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Reviews for The Eye of the Giant

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Whovian King Kong

By:David Layton, Los Angeles, United States
Date:Thursday 10 February 2005
Rating:   6

Using the magic of time travel, Christopher Bulis has managed to reconfigure "King Kong" in Whovian terms. The Doctor, Mike Yates, and Liz get transported to the 1930s, where a private ship (movie star on board) has found an island of gigantic creatures (note the threatening crab on the cover) ruled over by one in particular, this time an alien and not a gorilla. There is more about UNIT in this book than in the TV series (more about which see below) and the UNIT squad seems less ineffective than in the TV series. Bulis is, like McIntee, a dependable thought not original writer. The story moves a good pace, has the right amount of action, but is highly predicatable.

Apparently, the editors at Virgin thought that it would be a good idea to have all the UNIT officers advance from the ranks, contravening all standards and protocols in the British Military. Thus, we improbably get a "Sergeant" Mike Yates and hints of a "Private" Alistair Lethbridge-Stewart. Of course, this turn of events is utterly preposterous. Both Yates and Lethbridge-Stewart are clearly among the educated officer class, and always were. Lethbridge-Stewart, in particular, would have been officer corps from his school days, perhaps even having a military family history. Yates strikes me as recruited from university. I got over the problem of "Sergeant" Yates simply by rereading it as "Captain."

Military Intelligence - not here.

By:simon, Bristol
Date:Sunday 22 April 2007
Rating:   6

This is a well written and well plotted novel. The King Kong-esque pastiche is fun (although its humorous potential is never quite developed to the full). I'm particularly fond of the series of endings. Just as you think the end has arrived, a new twist (normally of 'the future's changed, but now into what we wanted' variety). All this adds to the fun, and reminded me a bit of the various ways of ending 'Wayne's World'. It would have been fun to change 'now' more by interference in the past. This would, of course, bring the added joy that the Doctor was exiled to earth precisely because of such interference.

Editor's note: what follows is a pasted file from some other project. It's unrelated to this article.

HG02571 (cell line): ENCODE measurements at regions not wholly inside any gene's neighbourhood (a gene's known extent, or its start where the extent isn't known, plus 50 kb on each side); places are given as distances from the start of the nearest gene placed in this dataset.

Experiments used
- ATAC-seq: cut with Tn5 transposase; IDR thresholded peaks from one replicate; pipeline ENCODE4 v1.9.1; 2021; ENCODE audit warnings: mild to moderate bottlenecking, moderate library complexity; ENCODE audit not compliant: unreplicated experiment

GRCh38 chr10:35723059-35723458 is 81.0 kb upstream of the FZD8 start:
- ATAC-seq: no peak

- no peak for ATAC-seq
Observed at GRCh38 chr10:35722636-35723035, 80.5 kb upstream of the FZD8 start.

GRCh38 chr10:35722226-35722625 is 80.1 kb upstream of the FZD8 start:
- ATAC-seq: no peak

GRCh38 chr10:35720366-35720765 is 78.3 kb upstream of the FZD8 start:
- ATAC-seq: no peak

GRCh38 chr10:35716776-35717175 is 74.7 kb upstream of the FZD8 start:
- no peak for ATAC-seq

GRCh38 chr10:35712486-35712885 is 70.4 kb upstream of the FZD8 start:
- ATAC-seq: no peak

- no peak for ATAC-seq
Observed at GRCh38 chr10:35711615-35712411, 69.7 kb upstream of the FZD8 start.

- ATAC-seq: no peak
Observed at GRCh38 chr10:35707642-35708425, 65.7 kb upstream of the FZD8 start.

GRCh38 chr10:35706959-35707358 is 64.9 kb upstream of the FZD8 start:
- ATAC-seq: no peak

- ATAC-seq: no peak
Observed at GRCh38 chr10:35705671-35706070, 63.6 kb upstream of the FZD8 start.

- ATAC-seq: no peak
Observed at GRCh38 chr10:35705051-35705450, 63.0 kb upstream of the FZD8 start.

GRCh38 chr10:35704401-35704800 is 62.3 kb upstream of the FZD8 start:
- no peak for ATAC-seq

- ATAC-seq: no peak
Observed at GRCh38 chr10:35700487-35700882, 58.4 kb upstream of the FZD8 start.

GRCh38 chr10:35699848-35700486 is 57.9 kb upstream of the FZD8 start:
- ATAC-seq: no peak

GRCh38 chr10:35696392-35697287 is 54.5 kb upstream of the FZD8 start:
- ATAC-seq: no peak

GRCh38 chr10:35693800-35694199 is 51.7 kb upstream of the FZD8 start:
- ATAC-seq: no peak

But The Eye of the Giant never reaches the heights it promises (or that Bulis attains elsewhere) because it never feels comfortable with the humour of the situations it sets up. A great shame, as there are some wonderful possibilities.

And the idea that Mike Yates worked his way up from the rank of Sargeant is so ludicrous as to be laughable. The army, even an international force like UNIT, simply doesn't work that way. Do some basic research, or just ask a soldier. A shame really, that such a seemingly little thing can grate all the way through the book and seriously undermine the whole.

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